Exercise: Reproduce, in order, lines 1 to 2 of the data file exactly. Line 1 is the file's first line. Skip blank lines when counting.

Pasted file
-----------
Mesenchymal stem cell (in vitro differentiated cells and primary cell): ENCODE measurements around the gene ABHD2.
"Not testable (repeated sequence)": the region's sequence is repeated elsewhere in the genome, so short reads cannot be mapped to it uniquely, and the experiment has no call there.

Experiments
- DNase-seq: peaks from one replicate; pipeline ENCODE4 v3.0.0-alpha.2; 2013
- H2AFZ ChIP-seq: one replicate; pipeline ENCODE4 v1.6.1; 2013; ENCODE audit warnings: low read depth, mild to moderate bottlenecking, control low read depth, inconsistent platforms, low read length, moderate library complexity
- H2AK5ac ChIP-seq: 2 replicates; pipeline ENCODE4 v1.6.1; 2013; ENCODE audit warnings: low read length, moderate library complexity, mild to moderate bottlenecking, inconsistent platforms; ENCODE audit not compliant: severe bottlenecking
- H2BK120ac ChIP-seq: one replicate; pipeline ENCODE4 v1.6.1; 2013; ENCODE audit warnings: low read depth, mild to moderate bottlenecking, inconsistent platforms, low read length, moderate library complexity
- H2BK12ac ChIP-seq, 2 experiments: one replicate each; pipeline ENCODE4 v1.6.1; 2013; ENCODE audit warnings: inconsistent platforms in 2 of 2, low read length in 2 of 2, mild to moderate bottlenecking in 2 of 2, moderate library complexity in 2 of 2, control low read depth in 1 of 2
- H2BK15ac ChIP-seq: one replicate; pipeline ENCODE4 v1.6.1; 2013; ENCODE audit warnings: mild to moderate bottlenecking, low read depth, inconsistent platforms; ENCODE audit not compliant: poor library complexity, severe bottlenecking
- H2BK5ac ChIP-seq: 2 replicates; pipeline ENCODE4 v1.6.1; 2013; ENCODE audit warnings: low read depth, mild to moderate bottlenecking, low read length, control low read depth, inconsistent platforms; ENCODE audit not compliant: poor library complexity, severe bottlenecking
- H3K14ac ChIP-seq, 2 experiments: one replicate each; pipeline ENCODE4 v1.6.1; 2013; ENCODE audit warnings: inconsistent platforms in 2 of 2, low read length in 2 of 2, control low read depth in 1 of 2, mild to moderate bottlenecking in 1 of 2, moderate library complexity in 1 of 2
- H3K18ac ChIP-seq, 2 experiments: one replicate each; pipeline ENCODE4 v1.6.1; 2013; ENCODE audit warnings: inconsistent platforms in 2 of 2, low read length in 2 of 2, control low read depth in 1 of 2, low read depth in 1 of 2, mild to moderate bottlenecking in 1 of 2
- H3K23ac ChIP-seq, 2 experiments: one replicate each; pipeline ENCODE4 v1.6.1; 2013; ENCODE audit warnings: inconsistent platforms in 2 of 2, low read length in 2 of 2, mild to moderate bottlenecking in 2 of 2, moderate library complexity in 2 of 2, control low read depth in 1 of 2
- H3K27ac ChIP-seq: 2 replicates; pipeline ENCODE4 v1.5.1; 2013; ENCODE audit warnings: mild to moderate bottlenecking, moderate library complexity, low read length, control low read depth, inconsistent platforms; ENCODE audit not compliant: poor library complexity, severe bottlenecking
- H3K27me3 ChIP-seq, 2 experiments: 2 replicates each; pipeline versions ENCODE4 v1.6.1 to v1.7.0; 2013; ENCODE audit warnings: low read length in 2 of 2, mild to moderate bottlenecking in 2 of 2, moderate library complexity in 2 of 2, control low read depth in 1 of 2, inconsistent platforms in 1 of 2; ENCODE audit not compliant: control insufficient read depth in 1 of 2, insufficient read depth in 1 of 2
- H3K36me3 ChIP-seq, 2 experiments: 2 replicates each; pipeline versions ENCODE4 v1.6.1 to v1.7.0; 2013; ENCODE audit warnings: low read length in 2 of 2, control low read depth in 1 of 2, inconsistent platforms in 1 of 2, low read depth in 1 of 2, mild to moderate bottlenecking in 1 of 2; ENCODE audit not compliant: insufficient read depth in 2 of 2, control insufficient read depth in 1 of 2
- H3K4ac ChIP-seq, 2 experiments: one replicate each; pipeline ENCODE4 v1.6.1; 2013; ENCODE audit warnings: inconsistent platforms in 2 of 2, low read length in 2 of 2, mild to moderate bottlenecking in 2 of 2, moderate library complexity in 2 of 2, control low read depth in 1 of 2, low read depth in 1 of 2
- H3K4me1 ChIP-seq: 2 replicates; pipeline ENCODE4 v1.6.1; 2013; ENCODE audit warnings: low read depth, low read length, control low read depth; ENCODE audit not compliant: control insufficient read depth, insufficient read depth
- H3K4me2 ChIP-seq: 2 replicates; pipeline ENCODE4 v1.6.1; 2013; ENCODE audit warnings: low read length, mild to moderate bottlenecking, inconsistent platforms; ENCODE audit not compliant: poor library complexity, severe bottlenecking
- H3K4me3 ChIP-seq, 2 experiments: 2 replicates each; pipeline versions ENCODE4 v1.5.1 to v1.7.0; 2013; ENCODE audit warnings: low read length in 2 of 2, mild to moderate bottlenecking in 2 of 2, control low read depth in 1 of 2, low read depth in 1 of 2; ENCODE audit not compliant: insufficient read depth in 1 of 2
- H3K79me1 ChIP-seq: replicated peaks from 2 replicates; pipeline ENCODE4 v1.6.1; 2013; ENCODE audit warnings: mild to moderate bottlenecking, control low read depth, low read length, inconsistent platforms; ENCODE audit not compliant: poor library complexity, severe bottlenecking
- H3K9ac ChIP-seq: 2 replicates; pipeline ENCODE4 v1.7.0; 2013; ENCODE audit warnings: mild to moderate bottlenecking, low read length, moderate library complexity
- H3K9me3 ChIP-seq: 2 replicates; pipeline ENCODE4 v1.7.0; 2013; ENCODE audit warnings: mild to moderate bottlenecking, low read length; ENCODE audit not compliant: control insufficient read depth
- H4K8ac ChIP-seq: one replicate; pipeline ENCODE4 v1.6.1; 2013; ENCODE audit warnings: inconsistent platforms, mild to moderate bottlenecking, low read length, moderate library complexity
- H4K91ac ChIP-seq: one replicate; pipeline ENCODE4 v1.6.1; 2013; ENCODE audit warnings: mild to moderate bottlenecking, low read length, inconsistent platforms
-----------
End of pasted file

Mesenchymal stem cell (in vitro differentiated cells and primary cell): ENCODE measurements around the gene ABHD2.
"Not testable (repeated sequence)": the region's sequence is repeated elsewhere in the genome, so short reads cannot be mapped to it uniquely, and the experiment has no call there.